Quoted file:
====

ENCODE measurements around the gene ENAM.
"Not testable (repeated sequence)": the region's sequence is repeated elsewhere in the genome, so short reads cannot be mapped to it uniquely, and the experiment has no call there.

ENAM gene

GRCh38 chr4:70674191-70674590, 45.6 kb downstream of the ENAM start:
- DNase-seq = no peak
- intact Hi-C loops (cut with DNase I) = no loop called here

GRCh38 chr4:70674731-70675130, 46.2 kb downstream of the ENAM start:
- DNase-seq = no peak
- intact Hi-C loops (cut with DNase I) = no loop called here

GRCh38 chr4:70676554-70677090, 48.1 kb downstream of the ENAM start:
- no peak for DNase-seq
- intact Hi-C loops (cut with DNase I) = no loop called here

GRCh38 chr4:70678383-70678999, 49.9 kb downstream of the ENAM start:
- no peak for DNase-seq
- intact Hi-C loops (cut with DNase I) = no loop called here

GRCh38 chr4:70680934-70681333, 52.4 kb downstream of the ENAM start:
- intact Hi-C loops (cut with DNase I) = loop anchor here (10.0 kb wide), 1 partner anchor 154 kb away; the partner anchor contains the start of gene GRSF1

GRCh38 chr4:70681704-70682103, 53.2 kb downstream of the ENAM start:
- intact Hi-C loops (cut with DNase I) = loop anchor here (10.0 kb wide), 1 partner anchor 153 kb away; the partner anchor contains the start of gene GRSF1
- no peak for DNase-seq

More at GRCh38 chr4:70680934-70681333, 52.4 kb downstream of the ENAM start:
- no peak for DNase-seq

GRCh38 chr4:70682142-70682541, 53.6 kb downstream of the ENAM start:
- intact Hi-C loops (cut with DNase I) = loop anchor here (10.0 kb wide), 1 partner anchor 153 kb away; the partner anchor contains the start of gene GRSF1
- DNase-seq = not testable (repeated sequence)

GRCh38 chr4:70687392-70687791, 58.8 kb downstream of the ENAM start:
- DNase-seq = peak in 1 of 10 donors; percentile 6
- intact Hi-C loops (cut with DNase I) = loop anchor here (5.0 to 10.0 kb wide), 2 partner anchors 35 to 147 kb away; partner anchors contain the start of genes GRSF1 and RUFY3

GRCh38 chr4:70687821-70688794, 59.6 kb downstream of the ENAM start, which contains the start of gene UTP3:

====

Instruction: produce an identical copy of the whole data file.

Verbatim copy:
ENCODE measurements around the gene ENAM.
"Not testable (repeated sequence)": the region's sequence is repeated elsewhere in the genome, so short reads cannot be mapped to it uniquely, and the experiment has no call there.

ENAM gene

GRCh38 chr4:70674191-70674590, 45.6 kb downstream of the ENAM start:
- DNase-seq = no peak
- intact Hi-C loops (cut with DNase I) = no loop called here

GRCh38 chr4:70674731-70675130, 46.2 kb downstream of the ENAM start:
- DNase-seq = no peak
- intact Hi-C loops (cut with DNase I) = no loop called here

GRCh38 chr4:70676554-70677090, 48.1 kb downstream of the ENAM start:
- no peak for DNase-seq
- intact Hi-C loops (cut with DNase I) = no loop called here

GRCh38 chr4:70678383-70678999, 49.9 kb downstream of the ENAM start:
- no peak for DNase-seq
- intact Hi-C loops (cut with DNase I) = no loop called here

GRCh38 chr4:70680934-70681333, 52.4 kb downstream of the ENAM start:
- intact Hi-C loops (cut with DNase I) = loop anchor here (10.0 kb wide), 1 partner anchor 154 kb away; the partner anchor contains the start of gene GRSF1

GRCh38 chr4:70681704-70682103, 53.2 kb downstream of the ENAM start:
- intact Hi-C loops (cut with DNase I) = loop anchor here (10.0 kb wide), 1 partner anchor 153 kb away; the partner anchor contains the start of gene GRSF1
- no peak for DNase-seq

More at GRCh38 chr4:70680934-70681333, 52.4 kb downstream of the ENAM start:
- no peak for DNase-seq

GRCh38 chr4:70682142-70682541, 53.6 kb downstream of the ENAM start:
- intact Hi-C loops (cut with DNase I) = loop anchor here (10.0 kb wide), 1 partner anchor 153 kb away; the partner anchor contains the start of gene GRSF1
- DNase-seq = not testable (repeated sequence)

GRCh38 chr4:70687392-70687791, 58.8 kb downstream of the ENAM start:
- DNase-seq = peak in 1 of 10 donors; percentile 6
- intact Hi-C loops (cut with DNase I) = loop anchor here (5.0 to 10.0 kb wide), 2 partner anchors 35 to 147 kb away; partner anchors contain the start of genes GRSF1 and RUFY3

GRCh38 chr4:70687821-70688794, 59.6 kb downstream of the ENAM start, which contains the start of gene UTP3: